New York Times - 06/30/2000
"...[A] gusty oceanic epic..."
Sight and Sound - 09/01/2000
"...A harrowing nautical adventure driven by dazzling special effects..."
Total Film - 08/01/2000
"...Its action sequences make for a truly awe-inspiring spectacle..."
Premiere - 12/01/2000
"...Rent it for that final wave..." -- 3 out of 5 stars -- A Satisfying Rental
Entertainment Weekly - 06/04/2004
"Along with TITANIC, Wolfgang Petersen's hurricane tragedy is a disaster-movie rarity: the true story."
Based on the engrossing nonfiction work by Sebastian Junger about the Andrea Gail--a commercial swordfishing boat that was lost at sea in October 1991--Wolfgang Petersen's THE PERFECT STORM brings the pages to life. The movie features a big-name cast (George Clooney, Mark Wahlberg) playing the gruff, edgy fishermen in the Gloucester, Massachusetts, port, as well as close-up camera shots of the boats moored on the wintry docks. Viewers are drawn into the closely knit New England community that is struck speechless by a fierce nor'easter made from three merging hurricanes. Meteorologists call it the Perfect Storm.
Despite the weather forecast, skipper Billy Tyne (Clooney) insists that his crew go out on one more 30-day swordfishing trip before the winter sets in. At sea, a series of tragedies ensues, including a man dragged overboard by one of the 300-foot-long lines and a bloodthirsty shark that gets reeled onto the deck accidentally. What's worse, the skipper's right-hand man, Bobby Shatford (Wahlberg), is homesick for his girlfriend back onshore. But it is not until the storm finally hits and the special effects--mountainous dark digitized waves--take hold that the Andrea Gail is rendered helpless even to Coast Guard helicopters and THE PERFECT STORM's terrifying true-story tragedy becomes reality.
It is Halloween, 1991. Near Gloucester, Massachusetts, the six members of the Andrea Gail, a swordfishing boat, head out to sea for their last trip of the season. Unbeknownst to them, a shockingly brutal storm is slowly gaining steam. Before the National Weather Bureau has a chance to inform the crew of the impending danger, it's too late. The resulting battle with three merging weather fronts--an unheralded natural disaster--is grueling and tragic. Wolfgang Petersen (DAS BOOT) turns the action notch up a level with THE PERFECT STORM, a thrilling film that was based on actual events.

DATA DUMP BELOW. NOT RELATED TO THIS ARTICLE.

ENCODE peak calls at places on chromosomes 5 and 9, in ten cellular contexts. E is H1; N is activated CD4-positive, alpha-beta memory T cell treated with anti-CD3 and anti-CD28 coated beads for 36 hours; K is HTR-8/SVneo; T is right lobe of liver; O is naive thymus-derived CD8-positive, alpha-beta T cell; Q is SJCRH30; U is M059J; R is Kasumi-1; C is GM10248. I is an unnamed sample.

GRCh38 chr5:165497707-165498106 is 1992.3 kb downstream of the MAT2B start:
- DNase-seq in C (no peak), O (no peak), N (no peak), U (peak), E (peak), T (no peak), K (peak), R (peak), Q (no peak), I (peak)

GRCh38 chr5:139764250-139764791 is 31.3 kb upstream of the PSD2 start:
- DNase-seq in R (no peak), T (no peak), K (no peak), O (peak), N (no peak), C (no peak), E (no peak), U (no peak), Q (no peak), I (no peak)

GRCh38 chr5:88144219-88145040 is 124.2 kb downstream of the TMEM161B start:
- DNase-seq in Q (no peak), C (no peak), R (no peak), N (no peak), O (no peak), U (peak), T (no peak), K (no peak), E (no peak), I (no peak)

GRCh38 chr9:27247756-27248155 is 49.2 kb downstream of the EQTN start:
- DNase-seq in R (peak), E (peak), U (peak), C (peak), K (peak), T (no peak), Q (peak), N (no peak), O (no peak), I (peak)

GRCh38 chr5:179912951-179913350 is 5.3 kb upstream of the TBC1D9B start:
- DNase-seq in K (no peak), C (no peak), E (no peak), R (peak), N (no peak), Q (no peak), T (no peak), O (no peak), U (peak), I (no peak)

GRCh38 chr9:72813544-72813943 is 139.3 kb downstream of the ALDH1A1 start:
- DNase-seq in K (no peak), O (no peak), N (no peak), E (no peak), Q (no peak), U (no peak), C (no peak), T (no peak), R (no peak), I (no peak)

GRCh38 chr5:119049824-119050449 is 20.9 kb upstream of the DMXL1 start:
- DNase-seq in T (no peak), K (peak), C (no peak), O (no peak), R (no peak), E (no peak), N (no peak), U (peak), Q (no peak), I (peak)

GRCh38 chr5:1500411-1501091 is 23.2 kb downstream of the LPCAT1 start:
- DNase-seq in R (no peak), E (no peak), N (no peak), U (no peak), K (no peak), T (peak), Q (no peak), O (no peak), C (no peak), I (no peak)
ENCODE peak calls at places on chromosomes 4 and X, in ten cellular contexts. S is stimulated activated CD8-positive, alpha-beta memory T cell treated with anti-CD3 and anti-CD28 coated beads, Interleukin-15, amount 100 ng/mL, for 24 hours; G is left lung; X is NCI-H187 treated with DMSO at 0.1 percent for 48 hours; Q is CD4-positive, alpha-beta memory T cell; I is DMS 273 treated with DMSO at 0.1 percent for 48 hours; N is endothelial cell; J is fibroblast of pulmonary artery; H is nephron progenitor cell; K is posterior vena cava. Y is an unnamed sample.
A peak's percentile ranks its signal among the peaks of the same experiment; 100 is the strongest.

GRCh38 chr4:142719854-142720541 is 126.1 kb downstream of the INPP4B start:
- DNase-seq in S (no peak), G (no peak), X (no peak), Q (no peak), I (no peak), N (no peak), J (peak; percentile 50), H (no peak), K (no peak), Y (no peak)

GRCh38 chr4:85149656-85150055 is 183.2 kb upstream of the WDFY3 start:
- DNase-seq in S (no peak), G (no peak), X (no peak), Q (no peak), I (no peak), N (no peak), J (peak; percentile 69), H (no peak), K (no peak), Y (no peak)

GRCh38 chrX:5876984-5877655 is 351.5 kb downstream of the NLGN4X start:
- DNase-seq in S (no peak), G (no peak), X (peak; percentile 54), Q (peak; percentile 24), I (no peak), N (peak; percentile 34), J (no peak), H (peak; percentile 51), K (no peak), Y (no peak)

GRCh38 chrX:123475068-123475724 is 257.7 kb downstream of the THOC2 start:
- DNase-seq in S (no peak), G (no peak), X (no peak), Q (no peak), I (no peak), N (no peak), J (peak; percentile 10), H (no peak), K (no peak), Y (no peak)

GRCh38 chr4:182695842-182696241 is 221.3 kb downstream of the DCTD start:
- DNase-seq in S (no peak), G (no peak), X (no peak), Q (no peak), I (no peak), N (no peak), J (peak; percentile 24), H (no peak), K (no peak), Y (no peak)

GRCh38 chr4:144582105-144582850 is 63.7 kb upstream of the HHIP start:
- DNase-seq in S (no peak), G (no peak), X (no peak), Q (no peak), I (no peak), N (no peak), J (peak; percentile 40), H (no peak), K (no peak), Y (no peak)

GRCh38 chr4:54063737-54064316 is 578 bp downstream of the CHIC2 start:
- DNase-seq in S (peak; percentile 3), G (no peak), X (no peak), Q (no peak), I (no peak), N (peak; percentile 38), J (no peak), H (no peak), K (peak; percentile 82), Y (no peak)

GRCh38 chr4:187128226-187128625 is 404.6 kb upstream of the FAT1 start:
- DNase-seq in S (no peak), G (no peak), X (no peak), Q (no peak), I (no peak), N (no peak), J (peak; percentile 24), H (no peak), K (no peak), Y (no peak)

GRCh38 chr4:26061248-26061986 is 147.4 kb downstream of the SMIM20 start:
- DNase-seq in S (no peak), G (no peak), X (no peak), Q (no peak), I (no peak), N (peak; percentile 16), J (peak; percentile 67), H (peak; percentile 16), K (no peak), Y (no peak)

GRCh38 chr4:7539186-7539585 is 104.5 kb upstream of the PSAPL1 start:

Theatrical Release |
The movie grossed $41.5 million during the weekend after its national release June 30, 2000.
Visual effects were provided by Stefen Fangmeier and practical effects by John Frazier, both of whom also worked on effects for TWISTER.
Wolfgang Petersen was nominated for two Academy Awards for his 1982 submarine drama, DAS BOOT.
The filmmakers were opposed to using real swordfish for the movie. They had Walt Conti at Edge Innovations (DEEP BLUE SEA, ANACONDA) design 4 animatronic swordfish and 100 synthetic models of swordfish.
George Clooney spent three weeks (including a few nights at sea) driving the Andrea Gail, a 72-foot-long commercial fishing boat, in order to learn how to operate it.
The two actors who played the parajumper rescuers attended an official training program in Arizona, where they learned to fly a helicopter on a simulated mission, be hauled from the water on a harness attached to a helicopter, and use Night Vision Goggles.
Mark Wahlberg was recommended to Wolfgang Petersen for the role of Bobby by Clooney. Clooney and Wahlberg had worked together previously on THREE KINGS.
Mark Wahlberg is a native of the Boston suburbs, and his accent in this movie proves it.
Warner Bros. Pictures' Stage 16 in Los Angeles, which is where THE OLD MAN AND THE SEA starring Spencer Tracy was filmed, was expanded to 95' x 100' x 22' with a depth of 22' for the filming of THE PERFECT STORM. With the expansion, Stage 16 is now the largest soundstage tank in the world.
The movie was filmed in L.A. in the summer of 1999 and on location in Gloucester, Massachusetts, in the fall. The Andrea Gail ship, which was purchased in Ocean City, Maryland, and repainted in New Jersey, was driven to L.A. for the first half of the movie, then back to Massachusetts in the fall to finish the filming.
Hurricane Floyd was coming up to coast when the filming of THE PERFECT STORM was taking place in September 1999. After it passed, the cast and crew were able to get some shots actually at sea with the big waves that had been created by that storm.